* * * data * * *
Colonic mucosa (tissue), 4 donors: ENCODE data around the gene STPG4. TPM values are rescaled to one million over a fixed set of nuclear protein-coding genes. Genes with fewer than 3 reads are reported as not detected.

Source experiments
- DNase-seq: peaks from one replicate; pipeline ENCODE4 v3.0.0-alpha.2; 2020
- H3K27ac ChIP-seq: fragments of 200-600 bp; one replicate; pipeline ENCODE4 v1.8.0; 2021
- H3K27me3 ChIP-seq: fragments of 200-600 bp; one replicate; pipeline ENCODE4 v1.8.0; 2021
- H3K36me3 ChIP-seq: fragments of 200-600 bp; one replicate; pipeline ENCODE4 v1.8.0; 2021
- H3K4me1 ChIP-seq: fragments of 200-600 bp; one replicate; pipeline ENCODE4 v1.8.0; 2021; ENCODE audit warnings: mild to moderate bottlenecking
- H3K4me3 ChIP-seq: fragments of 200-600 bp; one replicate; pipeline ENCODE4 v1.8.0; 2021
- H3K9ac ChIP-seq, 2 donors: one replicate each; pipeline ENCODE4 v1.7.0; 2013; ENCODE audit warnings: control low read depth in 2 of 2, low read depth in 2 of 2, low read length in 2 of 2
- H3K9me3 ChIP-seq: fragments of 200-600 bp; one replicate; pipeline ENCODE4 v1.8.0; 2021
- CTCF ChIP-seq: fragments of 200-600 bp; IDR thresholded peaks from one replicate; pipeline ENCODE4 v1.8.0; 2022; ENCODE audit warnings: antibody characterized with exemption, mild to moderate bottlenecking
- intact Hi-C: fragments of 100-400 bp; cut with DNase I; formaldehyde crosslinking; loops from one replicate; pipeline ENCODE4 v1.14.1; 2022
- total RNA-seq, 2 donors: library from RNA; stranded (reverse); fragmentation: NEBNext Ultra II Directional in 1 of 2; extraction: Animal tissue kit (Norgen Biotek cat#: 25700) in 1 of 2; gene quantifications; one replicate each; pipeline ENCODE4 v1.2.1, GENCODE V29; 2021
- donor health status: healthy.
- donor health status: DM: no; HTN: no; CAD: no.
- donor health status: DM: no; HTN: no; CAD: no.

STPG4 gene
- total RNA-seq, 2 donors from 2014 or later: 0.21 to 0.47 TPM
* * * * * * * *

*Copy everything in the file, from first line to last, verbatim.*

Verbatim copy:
Colonic mucosa (tissue), 4 donors: ENCODE data around the gene STPG4. TPM values are rescaled to one million over a fixed set of nuclear protein-coding genes. Genes with fewer than 3 reads are reported as not detected.

Source experiments
- DNase-seq: peaks from one replicate; pipeline ENCODE4 v3.0.0-alpha.2; 2020
- H3K27ac ChIP-seq: fragments of 200-600 bp; one replicate; pipeline ENCODE4 v1.8.0; 2021
- H3K27me3 ChIP-seq: fragments of 200-600 bp; one replicate; pipeline ENCODE4 v1.8.0; 2021
- H3K36me3 ChIP-seq: fragments of 200-600 bp; one replicate; pipeline ENCODE4 v1.8.0; 2021
- H3K4me1 ChIP-seq: fragments of 200-600 bp; one replicate; pipeline ENCODE4 v1.8.0; 2021; ENCODE audit warnings: mild to moderate bottlenecking
- H3K4me3 ChIP-seq: fragments of 200-600 bp; one replicate; pipeline ENCODE4 v1.8.0; 2021
- H3K9ac ChIP-seq, 2 donors: one replicate each; pipeline ENCODE4 v1.7.0; 2013; ENCODE audit warnings: control low read depth in 2 of 2, low read depth in 2 of 2, low read length in 2 of 2
- H3K9me3 ChIP-seq: fragments of 200-600 bp; one replicate; pipeline ENCODE4 v1.8.0; 2021
- CTCF ChIP-seq: fragments of 200-600 bp; IDR thresholded peaks from one replicate; pipeline ENCODE4 v1.8.0; 2022; ENCODE audit warnings: antibody characterized with exemption, mild to moderate bottlenecking
- intact Hi-C: fragments of 100-400 bp; cut with DNase I; formaldehyde crosslinking; loops from one replicate; pipeline ENCODE4 v1.14.1; 2022
- total RNA-seq, 2 donors: library from RNA; stranded (reverse); fragmentation: NEBNext Ultra II Directional in 1 of 2; extraction: Animal tissue kit (Norgen Biotek cat#: 25700) in 1 of 2; gene quantifications; one replicate each; pipeline ENCODE4 v1.2.1, GENCODE V29; 2021
- donor health status: healthy.
- donor health status: DM: no; HTN: no; CAD: no.
- donor health status: DM: no; HTN: no; CAD: no.

STPG4 gene
- total RNA-seq, 2 donors from 2014 or later: 0.21 to 0.47 TPM